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76-Second Travel Show: ‘Billy Joel’s Long Island’

By admin   19 May 2010 1:56am Europe/London

New York’s Long Island is usually visited for Brooklyn and Queens (at its western tip) or the fancy beach resorts at the Hamptons (out east). But what about the middle, in those neither-here-nor-there towns off the Long Island Expressway? The best way to find out what’s there is using the area’s best guidebook: the songs of Billy Joel.

Recently I staged a ‘Billy Joel Roadtrip’ contest and Sherry Wasserman, Andrew Hickey (aka ‘The Brooklyn Nomad’) and Matt Watt joined me to dig up a few Billy sites worth steering to. Here’s a handful of the stand-outs:

Christiano’s, Syosset

Without a doubt, the top ‘Joelky’ attraction in these parts — and a suitable stop-off for a bite if you’re driving between Manhatttan and the Hamptons — is this little Italian restaurant that claims to be THE restaurant from Billy’s 1977 saga classic, ‘Scenes from an Italian Restaurant.’ It’s been around for decades — and now under new ownership from Joel’s former sprinkler-installer Michael Elardo. It’s quite a scene inside, with karaoke, a ‘wall of  Joel’ including a local article, and bottles of red and white lining the walls of the restaurant.

But is it really the one? David Fricke, in the liner notes of the 30th anniversary edition of The Stranger, says Billy claims it’s actually the now-closed Fontana di Trevi in Manhattan. I’m not sure. On the second CD of the same album, recorded in June 1977 at Carnegie Hall (near that restaurant’s former site), Billy himself dedicates the song to Christiano’s! Who knows? Who cares? But if you stop off, you’ll never hear that song the same way again.

20 Meeting Lane, Hicksville

Practically lost in the back lanes between Hicksville High (where Billy finally got his diploma in 1992) and Holy Trinity (the Catholic school that likely inspired ‘Only the Good Die Young’), an impressionable Billy grew up in this house, learned to play piano, watched the Beatles on Ed Sullivan, and rehearsed for a gig at the 1964 World’s Fair. If you stop to take a photo, look across the street — his former neighbor Bob Hess is probably on his way out to photograph you. He’s a nice guy. He pointed out the house used to be red. I asked if many visitors come by. ‘Here? No, very very few.’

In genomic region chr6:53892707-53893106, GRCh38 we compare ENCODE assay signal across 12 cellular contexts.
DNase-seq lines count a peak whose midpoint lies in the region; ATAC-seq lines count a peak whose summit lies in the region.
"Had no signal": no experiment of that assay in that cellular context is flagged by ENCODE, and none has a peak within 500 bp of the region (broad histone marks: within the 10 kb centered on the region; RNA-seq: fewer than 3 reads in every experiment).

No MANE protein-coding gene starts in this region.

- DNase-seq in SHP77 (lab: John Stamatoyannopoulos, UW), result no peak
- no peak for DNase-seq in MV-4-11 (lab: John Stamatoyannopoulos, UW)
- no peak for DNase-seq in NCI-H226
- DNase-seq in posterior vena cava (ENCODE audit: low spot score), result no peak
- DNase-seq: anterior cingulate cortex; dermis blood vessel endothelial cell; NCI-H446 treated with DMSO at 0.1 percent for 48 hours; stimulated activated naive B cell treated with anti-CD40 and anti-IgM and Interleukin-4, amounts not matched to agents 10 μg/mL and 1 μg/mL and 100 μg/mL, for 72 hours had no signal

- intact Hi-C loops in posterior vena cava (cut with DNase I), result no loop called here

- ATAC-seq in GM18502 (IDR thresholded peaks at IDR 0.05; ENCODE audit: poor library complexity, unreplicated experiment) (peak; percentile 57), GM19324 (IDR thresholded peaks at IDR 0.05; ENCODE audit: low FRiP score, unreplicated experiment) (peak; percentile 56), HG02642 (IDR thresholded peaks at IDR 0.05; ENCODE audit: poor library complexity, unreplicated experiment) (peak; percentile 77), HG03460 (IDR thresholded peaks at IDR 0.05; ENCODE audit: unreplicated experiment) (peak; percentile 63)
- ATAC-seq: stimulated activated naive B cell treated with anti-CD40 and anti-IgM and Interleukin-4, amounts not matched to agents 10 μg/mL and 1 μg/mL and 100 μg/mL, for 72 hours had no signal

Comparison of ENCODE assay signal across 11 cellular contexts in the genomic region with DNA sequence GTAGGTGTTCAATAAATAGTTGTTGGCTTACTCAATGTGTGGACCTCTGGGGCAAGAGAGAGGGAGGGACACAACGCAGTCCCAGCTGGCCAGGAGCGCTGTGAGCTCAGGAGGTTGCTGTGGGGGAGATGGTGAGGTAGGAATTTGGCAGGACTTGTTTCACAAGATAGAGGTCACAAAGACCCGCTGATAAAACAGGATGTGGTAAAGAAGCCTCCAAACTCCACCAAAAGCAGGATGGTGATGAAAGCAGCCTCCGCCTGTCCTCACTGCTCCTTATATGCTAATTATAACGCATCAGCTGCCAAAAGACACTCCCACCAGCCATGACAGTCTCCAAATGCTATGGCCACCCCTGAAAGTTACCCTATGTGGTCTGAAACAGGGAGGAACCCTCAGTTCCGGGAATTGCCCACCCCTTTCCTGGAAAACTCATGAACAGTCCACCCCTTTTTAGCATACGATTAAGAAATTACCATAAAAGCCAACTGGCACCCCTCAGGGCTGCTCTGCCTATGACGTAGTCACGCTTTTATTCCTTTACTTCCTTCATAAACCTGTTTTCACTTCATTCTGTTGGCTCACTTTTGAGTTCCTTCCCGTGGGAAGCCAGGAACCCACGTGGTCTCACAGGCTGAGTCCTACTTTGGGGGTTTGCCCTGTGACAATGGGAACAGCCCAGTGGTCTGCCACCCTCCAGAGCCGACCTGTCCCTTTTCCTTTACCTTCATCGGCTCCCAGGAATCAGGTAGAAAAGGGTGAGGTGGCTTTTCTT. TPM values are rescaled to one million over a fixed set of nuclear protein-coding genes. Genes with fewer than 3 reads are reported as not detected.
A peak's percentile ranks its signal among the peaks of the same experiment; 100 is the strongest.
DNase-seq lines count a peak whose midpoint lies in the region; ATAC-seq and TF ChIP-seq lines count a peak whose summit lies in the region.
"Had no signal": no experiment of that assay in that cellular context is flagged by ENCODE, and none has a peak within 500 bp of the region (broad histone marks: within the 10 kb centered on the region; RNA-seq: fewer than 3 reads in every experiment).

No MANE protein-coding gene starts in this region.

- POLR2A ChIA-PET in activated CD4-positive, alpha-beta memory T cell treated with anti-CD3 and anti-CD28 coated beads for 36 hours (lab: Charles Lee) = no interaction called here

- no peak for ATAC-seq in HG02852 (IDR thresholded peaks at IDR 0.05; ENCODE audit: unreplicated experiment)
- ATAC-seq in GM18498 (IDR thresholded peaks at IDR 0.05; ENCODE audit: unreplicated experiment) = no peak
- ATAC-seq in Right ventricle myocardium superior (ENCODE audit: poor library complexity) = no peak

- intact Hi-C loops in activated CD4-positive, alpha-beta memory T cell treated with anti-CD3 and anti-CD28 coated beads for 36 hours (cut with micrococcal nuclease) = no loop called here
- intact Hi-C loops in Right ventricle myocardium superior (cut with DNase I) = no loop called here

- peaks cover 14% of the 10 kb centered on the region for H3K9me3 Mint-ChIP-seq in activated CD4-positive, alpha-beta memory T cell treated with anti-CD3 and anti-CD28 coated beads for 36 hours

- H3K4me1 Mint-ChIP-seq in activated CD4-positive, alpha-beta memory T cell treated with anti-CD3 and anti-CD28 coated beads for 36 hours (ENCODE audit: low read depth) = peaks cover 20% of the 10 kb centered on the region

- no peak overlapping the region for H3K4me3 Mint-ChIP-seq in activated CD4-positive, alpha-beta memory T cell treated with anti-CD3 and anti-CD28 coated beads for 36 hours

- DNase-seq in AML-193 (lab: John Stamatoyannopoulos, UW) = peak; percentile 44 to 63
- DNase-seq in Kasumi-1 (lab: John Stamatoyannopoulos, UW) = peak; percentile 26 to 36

West Village Green, Hicksville

Brenda and Eddie, those enduring characters of Billy’s ‘Scenes from an Italian Restaurant,’ strut these grounds as the ‘king and queen of the prom,’ then tried to return after their divorce and life’s realities set in. But, as Billy sings, ‘you can never go back there again.’ He’s right. (Particularly since it’s now called ‘Neighborhood Park’).

Backed to the green, the Shoppe (4 West Village Green) — previously known as ‘Curiosity Shoppe’ — is a place Billy used to drink at early on in his career. ‘Johnny A’ is renovating it — the new version (with Billy’s fake ‘first piano’) should open in June 2010. I will go back there again.

Nunley’s Carousel, Garden City

Billy rode this 1912 carousel as a tot, and chipped in money (and a song) for its restoration. After several years of silence, it reopened to the public in 2009 in its new location at the historic Mitchell Field of the so-called ‘Cradle of Aviation.’ It’s $2 a ride. But note this, Billy’s horse ‘Penny’ doesn’t go up/down. One staffer guessed, ‘maybe Billy was scared of it moving when he was little.’

‘Miracle Mile,’ Manhasset

Billy pokes fun at posturing by asking, in his 1980 song ‘It’s Still Rock’n’Roll to Me,’ ‘should I cruise the Miracle Mile?’ It’s actually Northern Boulevard in Manhasset, north of the Long Island Expressway — lined with high-end boutiques. One local told me, ‘It always was a shopping area, but it’s much more uppity now than it used to be.’

Cold Spring Harbor

Before the Boss touted uncool Jersey — with his 1973 debut Asbury Park — Billy already was giving nods to Long Island. The cover of his 1971 debut, Cold Spring Harbor, was shot on the now demolished Eagle Dock overlooking the pretty bay. If you want to pick up the CD locally, SoundTraks is the closest option — a few miles east in Huntington Village (ask Anthony to sign your copy as he did for me). As far as Billy spotting around here, Anthony suggested, ‘if you see a dumpy old bald guy, drunk as hell, getting into a fancy car… it’s probably him.’

Actually Billy’s home is on nearby Centre Island, a gated community north of Oyster Bay, where he onced dredged for oysters as a lad. And he’s trying to sell his place. Anyone have $50 million to spare?

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For more New York State and regional road trip ideas, check out Lonely Planet’s Trips guide to New  York, Washington DC & the Mid-Atlantic.